Whenever you share anything on social media, always try to have at least one person in mind who you think would appreciate it. Start with who. Start by identifying the one or two people you especially want to show this to.
When you have someone in mind you’ll know right away where is the best place to reach them, which hashtags they might enjoy, communities, groups etc. With someone in mind you’ll even know how to comment on what you are sharing because you know something about that person and you may even have a history of communicating to each other.
- It will allow you to share in a way that gets their attention and is most useful to them. If it gets their attention, other people with similar interests will also notice. Awesome.
- It adds a humanity to what you share that others can feel because when you’re talking to SOMEONE, you’re talking to THEM, not just the faceless masses.
It is an intentional practice that is more likely to result in a closer connection, which is really the point of media in the social genre.
As Jackie Johnstone put it in Why Being Human on Social Media Is the Best Strategy You’ll Ever Have:
“all social media is fundamentally about relationships and people connecting to people — not companies or brands”
Why? A Company Has to Know What Business It Is In.
Referring to Simon Sinek‘s statement that “products don’t create customer loyalty, a company’s core purpose does”, Terry O’Reilly adds that a company can’t articulate it’s elevator pitch unless it truly understands what business it is in. (this comes from a great podcast)
So when you are solid with the WHY you can more easily figure out the WHAT; content that you share to serve your purpose as a company.
But when you turn to your social networks to share your content, who is it for?
Here are a few examples of things we posted recently and who we had in mind when we did.
Not gruesome and horrific. But it really makes the point well. http://t.co/25rASpNaeG
— Jeff Roach (@jeffroach) May 5, 2015
Who I Thought Of
I thought of my wife – who doesn’t like to be shown things that are gruesome or horrific. Then I thought of my kids who may soon become drivers (although, so far they aren’t interested, thankfully). Then I realized that, while some people might find it pushy propaganda, others would appreciate having one more thing to remind the people they love of this important message, just like I did.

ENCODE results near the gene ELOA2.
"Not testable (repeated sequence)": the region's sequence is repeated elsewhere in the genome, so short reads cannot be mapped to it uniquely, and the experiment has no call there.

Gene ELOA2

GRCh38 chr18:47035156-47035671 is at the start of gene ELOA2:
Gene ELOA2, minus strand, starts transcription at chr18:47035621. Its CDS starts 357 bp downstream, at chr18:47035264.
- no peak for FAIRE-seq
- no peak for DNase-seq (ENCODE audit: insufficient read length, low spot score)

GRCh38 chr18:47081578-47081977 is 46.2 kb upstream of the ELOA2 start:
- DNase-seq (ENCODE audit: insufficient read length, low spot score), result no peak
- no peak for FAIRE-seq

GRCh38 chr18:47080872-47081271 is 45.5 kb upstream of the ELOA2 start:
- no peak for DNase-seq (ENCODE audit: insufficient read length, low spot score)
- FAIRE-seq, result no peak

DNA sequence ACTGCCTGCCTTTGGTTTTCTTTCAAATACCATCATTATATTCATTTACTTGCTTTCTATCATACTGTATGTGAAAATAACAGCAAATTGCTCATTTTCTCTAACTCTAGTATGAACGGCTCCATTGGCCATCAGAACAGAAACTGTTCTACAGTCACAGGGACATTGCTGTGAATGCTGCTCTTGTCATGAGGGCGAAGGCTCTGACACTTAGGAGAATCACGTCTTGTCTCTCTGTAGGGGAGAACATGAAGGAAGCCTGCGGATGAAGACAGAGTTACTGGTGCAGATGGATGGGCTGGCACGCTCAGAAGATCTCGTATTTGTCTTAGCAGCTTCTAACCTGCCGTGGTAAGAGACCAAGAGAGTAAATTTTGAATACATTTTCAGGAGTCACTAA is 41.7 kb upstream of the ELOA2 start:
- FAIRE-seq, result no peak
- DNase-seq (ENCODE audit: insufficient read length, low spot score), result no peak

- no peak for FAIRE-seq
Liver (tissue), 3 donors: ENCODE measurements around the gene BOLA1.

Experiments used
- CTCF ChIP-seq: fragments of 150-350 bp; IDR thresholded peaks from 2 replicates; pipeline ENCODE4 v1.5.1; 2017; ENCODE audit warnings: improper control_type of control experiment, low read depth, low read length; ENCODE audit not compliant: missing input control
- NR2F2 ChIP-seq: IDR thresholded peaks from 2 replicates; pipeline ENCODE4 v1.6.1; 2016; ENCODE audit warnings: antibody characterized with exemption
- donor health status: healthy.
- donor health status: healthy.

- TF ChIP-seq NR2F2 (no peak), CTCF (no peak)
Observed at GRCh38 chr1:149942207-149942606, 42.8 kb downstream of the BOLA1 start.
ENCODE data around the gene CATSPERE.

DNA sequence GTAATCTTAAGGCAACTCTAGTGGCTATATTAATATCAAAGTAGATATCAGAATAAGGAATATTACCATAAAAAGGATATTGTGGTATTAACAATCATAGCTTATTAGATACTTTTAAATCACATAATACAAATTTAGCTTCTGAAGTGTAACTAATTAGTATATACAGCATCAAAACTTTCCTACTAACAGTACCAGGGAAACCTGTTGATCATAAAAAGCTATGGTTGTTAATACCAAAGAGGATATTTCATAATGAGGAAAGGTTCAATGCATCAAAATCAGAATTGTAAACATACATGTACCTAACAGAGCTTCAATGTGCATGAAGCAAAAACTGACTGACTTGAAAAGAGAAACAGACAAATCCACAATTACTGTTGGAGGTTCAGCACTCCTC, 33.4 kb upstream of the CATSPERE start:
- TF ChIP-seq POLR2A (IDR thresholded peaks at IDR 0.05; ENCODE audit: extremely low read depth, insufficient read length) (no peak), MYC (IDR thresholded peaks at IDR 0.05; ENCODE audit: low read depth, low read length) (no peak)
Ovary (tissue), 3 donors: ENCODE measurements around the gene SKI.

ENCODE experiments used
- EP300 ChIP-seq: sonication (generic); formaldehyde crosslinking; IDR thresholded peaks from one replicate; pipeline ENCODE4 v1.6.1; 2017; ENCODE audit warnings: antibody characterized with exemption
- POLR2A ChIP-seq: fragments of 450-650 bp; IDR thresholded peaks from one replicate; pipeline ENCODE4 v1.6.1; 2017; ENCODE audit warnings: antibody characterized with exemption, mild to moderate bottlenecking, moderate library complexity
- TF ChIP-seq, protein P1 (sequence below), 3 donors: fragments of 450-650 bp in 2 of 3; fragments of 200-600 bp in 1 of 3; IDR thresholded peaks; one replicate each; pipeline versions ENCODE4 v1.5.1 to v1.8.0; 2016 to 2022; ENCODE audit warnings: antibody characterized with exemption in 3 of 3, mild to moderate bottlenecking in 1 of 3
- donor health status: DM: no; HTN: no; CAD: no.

I didn’t mention my wife in the post but everything about how I shared it and set it up was with her in mind. It’s even on Youtube, a channel I know she loves.
Who She Thought Of
This is one of Kelly‘s posts showing one of her photo shoots. She was thinking of a few people when she shared this, not just one.
“At least once each season, someone who really values photography will ask me to photograph their wedding – and I really want to photograph their wedding! – but they can’t afford the rates that I and others charge for these big events. So I just wanted to give this away to someone like that.
“To people who appreciate photography, having their wedding captured well is VERY important. So when I was getting ready to share that post, each of these couples were popping in my mind. I knew I was probably too late for those people but I know how much each of them would have appreciated it and I figured others would too.”
We had a really difficult winter in 2015 on the east coast. On an April day that felt a bit like Spring I got thinking about a friend/client who felt especially beaten by the season but was committed to start something new and great.
I just wanted to send a boost their way and figured that others feel the call to start back up and need a little boost in a positive direction as well.
It’s a simple message so I put it in a simple image and threw it on the network where I see this friend most; Instagram. I used hashtags that similar people use.
Do you have an example of a person you thought of when you shared a particular brand post?